Understanding the environmental factors influencing the microbial community is a fundamental goal in microbial ecology (Shen et al., 2015). Various studies have generally considered soil moisture to be the major factor influencing microbial community structure and enzyme activities (Brockett et al., 2012). Moreover, bacterial diversity and structure have been shown to be constrained by soil carbon and nitrogen (Chen C. et al., 2016; Francioli et al., 2016; Li et al., 2017). Soil carbon and nitrogen pools are depleted beneath impervious surfaces (Raciti et al., 2012; Yan et al., 2015). These altered the soil nitrogen transformation process and soil microbial activities in the study of Zhao et al. (2012). Heavy metals are one of the most widespread types of pollutant in urban areas (Wang et al., 2012). Zhao et al. (2013) reported that heavy metal content was the main factor influencing microbial biomass and microbial community functional diversity across land cover types in urban areas. In addition, plant species and temperature can influence bacterial communities (Jassey et al., 2013; Kai et al., 2016; Ridl et al., 2016). Ecologists can usually identify the controlling factor influencing the microbial community in forests (Shen et al., 2013), grasslands (Hu et al., 2014b; Kaiser et al., 2016) and farmlands (Zeng et al., 2016). Nevertheless, urban soils have been seriously affected by anthropogenic activity, and alteration of the bacterial community in urban areas is caused by many factors, and so cannot be easily predicted using common factors (Xu et al., 2014).
As described above, a better understanding of the effects of impervious surfaces on soil bacteria is essential to sustainable urban planning and improvement of ecological services of urban soil. Therefore, in this study, we quantified the soil bacterial relative abundance, diversity, and community composition across five typical land cover types, including impervious surfaces (concrete), permeable pavement (bricks with round holes), shrub coverage (Buxus megistophylla Levl.), lawns (Festuca elata Keng ex E. Alexeev), and roadside trees (Sophora japonica Linn.) in urban areas. Soil bacterial communities in different land cover types were investigated by high-throughput sequencing of the 16S rRNA gene. Specifically, we tested the hypotheses that soil bacterial community will be changed by land cover type, and that impervious surfaces will exert effects on bacterial communities. In order to test this hypothesis, we addressed the following questions. (1) How does impervious surfaces affect bacterial communities? (2) What are the primary factors influencing bacterial diversity and community composition across land cover types? and (3) Can permeable pavement improve microbial diversity and community composition?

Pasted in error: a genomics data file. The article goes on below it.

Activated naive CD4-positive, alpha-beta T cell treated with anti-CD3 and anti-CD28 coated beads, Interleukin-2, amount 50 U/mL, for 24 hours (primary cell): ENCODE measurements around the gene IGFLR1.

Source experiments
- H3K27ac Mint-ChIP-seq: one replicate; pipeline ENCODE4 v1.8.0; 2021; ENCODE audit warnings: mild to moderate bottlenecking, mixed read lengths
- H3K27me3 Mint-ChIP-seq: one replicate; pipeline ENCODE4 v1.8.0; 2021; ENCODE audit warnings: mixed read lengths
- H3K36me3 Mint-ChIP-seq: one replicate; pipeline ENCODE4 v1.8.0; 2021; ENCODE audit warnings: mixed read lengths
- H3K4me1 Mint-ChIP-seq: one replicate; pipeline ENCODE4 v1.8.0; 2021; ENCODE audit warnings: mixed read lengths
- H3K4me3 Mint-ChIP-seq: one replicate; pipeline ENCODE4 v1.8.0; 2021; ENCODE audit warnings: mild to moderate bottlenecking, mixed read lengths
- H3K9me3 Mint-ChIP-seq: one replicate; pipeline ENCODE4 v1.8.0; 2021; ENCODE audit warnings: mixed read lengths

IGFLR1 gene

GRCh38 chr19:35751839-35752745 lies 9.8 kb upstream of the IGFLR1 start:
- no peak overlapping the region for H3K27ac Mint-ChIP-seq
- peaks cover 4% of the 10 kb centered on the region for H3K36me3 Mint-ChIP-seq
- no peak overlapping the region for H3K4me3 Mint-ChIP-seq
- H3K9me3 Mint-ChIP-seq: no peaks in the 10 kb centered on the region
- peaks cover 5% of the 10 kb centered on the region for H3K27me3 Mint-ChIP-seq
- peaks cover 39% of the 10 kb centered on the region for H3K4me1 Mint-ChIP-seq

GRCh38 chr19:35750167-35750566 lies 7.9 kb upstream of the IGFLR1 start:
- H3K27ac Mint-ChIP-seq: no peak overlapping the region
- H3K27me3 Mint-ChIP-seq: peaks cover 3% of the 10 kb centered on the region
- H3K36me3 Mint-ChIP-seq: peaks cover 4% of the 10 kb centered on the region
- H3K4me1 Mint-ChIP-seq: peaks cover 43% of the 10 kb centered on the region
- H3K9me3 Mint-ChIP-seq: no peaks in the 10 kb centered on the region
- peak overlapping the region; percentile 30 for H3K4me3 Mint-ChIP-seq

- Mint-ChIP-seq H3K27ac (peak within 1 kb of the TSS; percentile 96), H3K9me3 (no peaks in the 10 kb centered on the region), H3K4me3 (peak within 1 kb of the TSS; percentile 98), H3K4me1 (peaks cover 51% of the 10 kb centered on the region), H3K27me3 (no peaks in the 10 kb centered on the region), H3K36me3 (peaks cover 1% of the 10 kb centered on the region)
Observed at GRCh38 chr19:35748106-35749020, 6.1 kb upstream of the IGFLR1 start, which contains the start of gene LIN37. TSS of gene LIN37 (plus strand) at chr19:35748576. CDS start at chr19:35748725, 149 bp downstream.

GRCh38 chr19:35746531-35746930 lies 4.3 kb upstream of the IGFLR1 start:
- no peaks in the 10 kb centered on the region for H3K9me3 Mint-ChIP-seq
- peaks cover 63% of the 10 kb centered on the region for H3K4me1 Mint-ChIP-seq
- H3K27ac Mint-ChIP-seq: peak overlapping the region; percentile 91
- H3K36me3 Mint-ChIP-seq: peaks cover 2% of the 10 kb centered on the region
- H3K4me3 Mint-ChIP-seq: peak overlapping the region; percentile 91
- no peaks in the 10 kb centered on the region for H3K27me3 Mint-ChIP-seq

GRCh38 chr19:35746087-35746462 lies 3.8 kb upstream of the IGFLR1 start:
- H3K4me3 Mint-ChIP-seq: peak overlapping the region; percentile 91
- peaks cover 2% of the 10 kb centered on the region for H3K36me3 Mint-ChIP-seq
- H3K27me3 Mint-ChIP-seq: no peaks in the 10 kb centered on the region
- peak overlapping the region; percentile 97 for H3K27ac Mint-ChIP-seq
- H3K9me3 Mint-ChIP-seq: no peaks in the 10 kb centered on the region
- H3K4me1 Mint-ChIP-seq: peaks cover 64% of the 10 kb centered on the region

Materials and Methods
Study Site and Soil Sampling
We selected the metropolitan city of Beijing, which is the capital of China with a population of over 20 million, as the study area (39°54′N, 116°24′E). This area has a temperate climate with a mean annual precipitation of 640 mm, a temperature of 12°C, and a predominant soil type of sandy loam based on the USDA texture classification system (United States Department of Agriculture, 2014). We collected samples from Beijing Olympic Park because it includes a variety of land cover types with a similar construction history (Supplementary Figure S1). The park was built for the 2008 Beijing Olympics. The previous land surface was 0.3–5.5 m deep backfilled layer, mainly composed of clayey silt, sandy silt and artificial deposits such as construction debris and waste products (Chen, 2013; Zhang et al., 2013, 2015). Soil used for backfilling was sourced from the nearby lake and foundation excavations (Zhang et al., 2015). Since the Beijing Olympic Games, the park has become an important tourist attraction as landmark of sports culture in China. We selected five typical land cover types (impervious surfaces, permeable pavement, shrub coverage, lawns, and roadside trees) to explore the response of bacteria to the impervious surfaces (Supplementary Figure S1). Soils under impervious surfaces came from roads that were about 2.5 m wide. Soils from permeable pavement were covered by bricks with round holes in the middle and on the edges, and covering about 100 square centimeters per brick. The shrub coverage sites and lawns sites were covered by Buxus megistophylla Levl. and Festuca elata Keng ex E. Alexeev, respectively. The roadside trees (Sophora japonica Linn.) were planted in a pit of approximately 1 square meters which was surrounded by impervious surfaces. Park rangers applied compound fertilizer and pesticides approximately one to three times per year to grasses, shrubs, and roadside trees.
Samples were collected in June 2016. The experimental design was a randomized complete block design with three randomly selected sites that were approximately 2 km apart. Each site was approximately 75 ha (500 m × 1500 m), including the five land cover types. At each site, three replicate plots (4 m × 4 m) were selected for each land cover type. In each subplot, six random soil samples (0–15 cm) were collected using a soil corer (2.5 cm diameter), then mixed thoroughly and pooled into one composite sample. Each sample was placed in a sterile plastic bag, sealed, and transported to the laboratory on ice. After removing the litter layer, roots, and stones, all samples were passed through a 2 mm sieve and then separated into three parts. One subsample was air-dried for analysis of physicochemical properties, one was stored at 4°C for microbial biomass determination, and the remainder was stored at -80°C for DNA extraction.